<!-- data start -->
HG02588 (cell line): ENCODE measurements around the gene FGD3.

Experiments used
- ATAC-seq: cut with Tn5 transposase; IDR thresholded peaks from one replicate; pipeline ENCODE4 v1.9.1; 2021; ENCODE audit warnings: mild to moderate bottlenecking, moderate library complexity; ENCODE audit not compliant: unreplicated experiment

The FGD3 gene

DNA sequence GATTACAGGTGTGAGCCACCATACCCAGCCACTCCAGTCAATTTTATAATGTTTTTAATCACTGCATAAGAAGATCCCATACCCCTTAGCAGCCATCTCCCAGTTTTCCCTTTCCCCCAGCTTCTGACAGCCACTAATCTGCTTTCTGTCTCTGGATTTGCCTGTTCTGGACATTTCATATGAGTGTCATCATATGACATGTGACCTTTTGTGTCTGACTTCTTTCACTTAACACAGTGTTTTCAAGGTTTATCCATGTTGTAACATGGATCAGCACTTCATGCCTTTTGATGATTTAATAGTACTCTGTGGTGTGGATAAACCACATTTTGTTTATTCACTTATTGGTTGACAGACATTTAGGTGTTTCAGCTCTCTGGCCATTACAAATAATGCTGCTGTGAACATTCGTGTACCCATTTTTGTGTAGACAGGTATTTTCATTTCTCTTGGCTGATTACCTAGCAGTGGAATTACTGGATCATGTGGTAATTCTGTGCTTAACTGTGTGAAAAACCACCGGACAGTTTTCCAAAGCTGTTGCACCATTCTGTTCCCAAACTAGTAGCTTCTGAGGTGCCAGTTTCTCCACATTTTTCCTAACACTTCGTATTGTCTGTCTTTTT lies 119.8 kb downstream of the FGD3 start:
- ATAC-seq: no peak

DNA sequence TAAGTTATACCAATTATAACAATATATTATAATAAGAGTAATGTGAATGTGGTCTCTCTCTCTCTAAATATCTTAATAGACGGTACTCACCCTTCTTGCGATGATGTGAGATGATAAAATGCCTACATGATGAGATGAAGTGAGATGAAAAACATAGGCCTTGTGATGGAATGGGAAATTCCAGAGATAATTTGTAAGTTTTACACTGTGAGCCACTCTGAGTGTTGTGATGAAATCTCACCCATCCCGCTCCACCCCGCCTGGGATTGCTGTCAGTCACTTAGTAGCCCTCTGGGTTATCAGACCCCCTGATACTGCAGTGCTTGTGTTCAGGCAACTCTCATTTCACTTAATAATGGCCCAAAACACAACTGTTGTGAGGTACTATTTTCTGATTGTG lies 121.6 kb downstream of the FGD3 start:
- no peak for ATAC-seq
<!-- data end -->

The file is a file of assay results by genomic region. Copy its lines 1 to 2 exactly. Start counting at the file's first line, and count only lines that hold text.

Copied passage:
HG02588 (cell line): ENCODE measurements around the gene FGD3.

Experiments used